The new best practice for job applicants is to create what is basically a “matching” resume and cover letter. The general idea of the matching resume with the cover letter is to deliver a lot of useful information to the prospective employer, and also make sure to synchronize the resume and cover letter properly.
According to recareered.com 70% of those who read cover letters also said that they still don’t give interviews to a candidate with a resume that didn’t meet criteria, even if the cover letter was awesome – most wouldn’t read the cover letter if the resume didn’t meet criteria.
Most people know that best practice for the document is to avoid repeating information which is already in the resume. The idea of the matching resume and cover letter is to use the document to amplify information in the resume.
If you check the latest simple resume examples, modern resume format, stylish resume and cover letters, you will note that a lot of emphases is being placed on a resume and cover letter writing with the cover letter effectively being an extension of the resume. There’s a good reason for this approach, and it’s worth taking the time to understand why it’s a better option than a conventional cover letter.
Matching resumes and cover letters basics
One of the reasons for the evolution of the cover letter into an extended part of the resume is the fact that new resume formats are so much more efficient. In a functional resume, for example, there is a lot of very high value when the Skills section. This information can be amplified and developed in the cover letter very effectively.
As you can see, in this case, the cover letter is used to add information to selected high-value skills. The same general principle applies to other areas of high value, in the Achievements and Employment history parts of the resume.
The easiest way to manage to match your cover letter and resume is to systematically write your cover letter, choosing specific skills and achievements that you wish to highlight. This is also a good way of managing space, allowing you to select specific pieces of information and fit them into your cover letter is separate paragraphs or lists, depending on your preferences.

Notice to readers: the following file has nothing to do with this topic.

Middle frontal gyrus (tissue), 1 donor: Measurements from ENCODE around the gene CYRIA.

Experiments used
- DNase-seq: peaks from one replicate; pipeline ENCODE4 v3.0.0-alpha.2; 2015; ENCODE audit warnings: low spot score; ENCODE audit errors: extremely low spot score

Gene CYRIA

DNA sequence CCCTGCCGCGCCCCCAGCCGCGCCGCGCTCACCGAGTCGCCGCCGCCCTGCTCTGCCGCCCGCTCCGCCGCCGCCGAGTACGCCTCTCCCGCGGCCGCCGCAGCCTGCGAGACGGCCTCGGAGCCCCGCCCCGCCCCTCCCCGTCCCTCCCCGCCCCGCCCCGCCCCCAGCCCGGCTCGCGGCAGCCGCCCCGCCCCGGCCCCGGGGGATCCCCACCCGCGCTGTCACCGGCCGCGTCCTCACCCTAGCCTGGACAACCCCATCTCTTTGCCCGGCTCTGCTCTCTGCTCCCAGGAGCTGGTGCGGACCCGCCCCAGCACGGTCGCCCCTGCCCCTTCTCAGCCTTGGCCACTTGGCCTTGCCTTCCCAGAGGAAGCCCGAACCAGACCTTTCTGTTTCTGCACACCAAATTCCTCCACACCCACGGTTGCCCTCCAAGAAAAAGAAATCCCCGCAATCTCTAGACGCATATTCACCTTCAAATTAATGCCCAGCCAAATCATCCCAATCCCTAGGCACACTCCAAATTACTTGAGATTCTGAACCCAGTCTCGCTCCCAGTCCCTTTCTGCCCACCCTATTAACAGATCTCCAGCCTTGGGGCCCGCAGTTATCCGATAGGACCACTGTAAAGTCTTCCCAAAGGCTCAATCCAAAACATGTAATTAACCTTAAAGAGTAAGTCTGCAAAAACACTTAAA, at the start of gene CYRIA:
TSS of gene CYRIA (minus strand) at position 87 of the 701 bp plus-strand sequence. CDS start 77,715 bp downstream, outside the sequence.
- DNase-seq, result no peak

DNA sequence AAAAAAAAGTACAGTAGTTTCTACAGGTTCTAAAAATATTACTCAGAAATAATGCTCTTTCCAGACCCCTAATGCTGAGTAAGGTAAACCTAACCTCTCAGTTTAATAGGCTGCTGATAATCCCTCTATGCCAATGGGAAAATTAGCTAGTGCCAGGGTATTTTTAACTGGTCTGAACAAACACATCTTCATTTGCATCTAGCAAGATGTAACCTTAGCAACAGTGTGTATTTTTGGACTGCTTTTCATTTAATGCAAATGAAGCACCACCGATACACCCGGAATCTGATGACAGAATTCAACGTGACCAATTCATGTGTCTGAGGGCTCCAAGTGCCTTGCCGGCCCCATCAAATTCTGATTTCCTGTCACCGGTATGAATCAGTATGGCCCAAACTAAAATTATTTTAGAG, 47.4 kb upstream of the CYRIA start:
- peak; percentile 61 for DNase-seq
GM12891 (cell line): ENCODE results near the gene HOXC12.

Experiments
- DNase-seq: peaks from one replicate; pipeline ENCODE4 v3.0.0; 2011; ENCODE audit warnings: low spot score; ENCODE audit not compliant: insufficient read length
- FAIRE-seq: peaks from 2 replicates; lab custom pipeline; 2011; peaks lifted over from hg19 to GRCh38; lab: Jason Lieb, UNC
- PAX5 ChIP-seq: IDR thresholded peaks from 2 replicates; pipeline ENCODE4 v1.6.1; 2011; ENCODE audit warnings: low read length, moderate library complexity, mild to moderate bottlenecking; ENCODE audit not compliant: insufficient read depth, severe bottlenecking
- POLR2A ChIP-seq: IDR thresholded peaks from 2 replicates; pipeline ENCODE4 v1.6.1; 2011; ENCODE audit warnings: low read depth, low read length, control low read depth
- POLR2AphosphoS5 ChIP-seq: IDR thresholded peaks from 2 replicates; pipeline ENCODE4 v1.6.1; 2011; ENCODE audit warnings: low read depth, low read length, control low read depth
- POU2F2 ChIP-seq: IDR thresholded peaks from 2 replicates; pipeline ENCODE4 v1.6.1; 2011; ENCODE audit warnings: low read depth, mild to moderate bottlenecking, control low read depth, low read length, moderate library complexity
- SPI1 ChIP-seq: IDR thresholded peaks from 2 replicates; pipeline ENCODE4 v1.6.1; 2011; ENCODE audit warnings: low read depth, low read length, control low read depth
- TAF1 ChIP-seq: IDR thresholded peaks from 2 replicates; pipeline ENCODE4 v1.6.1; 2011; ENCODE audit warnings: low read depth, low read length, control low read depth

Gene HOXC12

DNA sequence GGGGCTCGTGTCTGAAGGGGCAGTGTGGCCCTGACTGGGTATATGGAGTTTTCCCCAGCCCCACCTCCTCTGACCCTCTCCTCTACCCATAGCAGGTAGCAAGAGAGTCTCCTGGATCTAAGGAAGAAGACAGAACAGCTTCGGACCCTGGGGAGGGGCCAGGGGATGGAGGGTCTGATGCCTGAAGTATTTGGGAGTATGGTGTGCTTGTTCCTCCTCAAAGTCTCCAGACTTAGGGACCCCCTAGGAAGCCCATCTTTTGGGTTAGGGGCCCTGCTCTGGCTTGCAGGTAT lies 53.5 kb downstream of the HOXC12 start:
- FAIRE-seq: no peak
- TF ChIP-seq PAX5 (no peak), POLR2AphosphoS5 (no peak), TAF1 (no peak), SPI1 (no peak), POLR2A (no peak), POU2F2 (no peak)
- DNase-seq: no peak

Managing information and information content quality
The real issue for your cover letter is ensuring that information quality is good. You need to be highly selective when choosing your information for your cover letter. Bear in mind that this information needs to be high-value information for the employer and that it does need to present well.
For example – Say you are an engineer and the critical job criteria for a position involves working on a particular type of electronic system. You would use information for your document which related directly to your experience and qualifications another credential regarding that’s type of system.
This is called targeting. Best practice for modern job applications is to target both the resume and the cover letter to job specifics. It is also the best way of ensuring that your application ticks all the boxes for the employer, and poses computer screening effectively.
The best resume formats for this type of targeting are functional resumes. Functional resumes are designed to be easy to work with, and easy to edit to meet job criteria requirements.
Try a resume and cover letter matching exercise for your next job application.
You’ll soon see why this is a much better option!
Image credit: cmdental.co.nz